When you're rewriting/reworking your novel – as I am – and you have jumped to page 38 and started there instead of continuing to allow your novel to begin on page 1 like any sensible person, you need to decide what to do with all the information contained in pages 1-37.
I am deciding this by reference to a list of questions I have asked myself. I jotted them down at the beginning of work on Monday under the inspiring heading 'Questions that need to be progressively answered.'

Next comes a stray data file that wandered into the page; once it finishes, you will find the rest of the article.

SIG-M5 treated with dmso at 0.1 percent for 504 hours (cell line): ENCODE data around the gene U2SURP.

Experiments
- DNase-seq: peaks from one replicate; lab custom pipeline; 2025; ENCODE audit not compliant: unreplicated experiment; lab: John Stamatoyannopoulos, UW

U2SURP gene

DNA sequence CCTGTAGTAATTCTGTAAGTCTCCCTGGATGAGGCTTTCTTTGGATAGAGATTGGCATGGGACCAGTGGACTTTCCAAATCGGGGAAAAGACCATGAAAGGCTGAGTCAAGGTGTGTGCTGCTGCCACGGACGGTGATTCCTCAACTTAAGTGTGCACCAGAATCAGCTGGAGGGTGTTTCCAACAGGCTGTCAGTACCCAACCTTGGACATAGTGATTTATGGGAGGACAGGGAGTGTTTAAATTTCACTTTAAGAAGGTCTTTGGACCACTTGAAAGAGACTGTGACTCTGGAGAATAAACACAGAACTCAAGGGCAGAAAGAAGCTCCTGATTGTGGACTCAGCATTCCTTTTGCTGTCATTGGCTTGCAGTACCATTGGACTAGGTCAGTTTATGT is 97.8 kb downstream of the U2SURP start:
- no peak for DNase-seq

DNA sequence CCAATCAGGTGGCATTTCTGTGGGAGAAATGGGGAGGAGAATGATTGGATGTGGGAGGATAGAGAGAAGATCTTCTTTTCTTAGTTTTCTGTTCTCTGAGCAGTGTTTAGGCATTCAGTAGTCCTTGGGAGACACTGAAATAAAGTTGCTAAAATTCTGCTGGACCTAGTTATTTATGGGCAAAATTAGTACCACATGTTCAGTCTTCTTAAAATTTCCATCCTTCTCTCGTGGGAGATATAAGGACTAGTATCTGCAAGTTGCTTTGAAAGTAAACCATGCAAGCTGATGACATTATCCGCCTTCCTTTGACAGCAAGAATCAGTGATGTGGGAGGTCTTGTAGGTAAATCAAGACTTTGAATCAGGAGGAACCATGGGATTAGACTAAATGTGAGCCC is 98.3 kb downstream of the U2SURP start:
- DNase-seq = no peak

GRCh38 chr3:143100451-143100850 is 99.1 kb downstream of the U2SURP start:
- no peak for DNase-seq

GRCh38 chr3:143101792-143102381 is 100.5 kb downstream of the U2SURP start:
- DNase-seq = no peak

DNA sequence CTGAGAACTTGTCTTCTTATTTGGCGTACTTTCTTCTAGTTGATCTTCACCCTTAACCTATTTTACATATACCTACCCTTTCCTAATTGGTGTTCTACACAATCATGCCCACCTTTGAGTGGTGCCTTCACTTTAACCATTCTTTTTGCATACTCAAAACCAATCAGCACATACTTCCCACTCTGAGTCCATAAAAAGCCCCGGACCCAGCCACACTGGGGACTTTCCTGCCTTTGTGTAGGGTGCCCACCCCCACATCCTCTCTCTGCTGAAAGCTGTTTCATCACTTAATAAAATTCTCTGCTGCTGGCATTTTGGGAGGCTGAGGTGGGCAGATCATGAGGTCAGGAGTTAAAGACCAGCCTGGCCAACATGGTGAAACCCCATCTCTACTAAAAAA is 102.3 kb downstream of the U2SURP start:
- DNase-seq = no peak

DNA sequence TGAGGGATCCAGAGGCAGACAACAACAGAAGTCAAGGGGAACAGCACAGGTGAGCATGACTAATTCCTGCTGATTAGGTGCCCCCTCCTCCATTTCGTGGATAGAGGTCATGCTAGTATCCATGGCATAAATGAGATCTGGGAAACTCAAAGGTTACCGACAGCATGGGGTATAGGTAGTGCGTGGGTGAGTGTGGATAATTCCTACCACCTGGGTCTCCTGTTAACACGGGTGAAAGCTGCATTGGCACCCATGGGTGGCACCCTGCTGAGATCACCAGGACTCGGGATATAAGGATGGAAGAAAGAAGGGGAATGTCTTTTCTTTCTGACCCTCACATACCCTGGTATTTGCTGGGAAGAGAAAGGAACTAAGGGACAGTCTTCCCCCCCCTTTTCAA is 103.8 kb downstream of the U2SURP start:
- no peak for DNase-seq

They emerged in no particular order and I shall quote them in full for your bafflement:
- Who is the saint?
- What has happened to M and what did the saint have to do with it?
- What happened between M and his F and why/how? (I would leave you to guess but, prosaically, F = father)
This last is not a question, just an aide memoire.
Of course, how to do backstory is a question a million writers before me have had to answer. That is, after they've answered the far more important question – is any of this backstory necessary?
It is necessary. Honestly.
And, now I've got M feeding the reader titbits of his backstory instead of laying the whole thing out in one go, there's a lot more scope for the unreliable narrator thing.
I like unreliable narrators.
Or do I?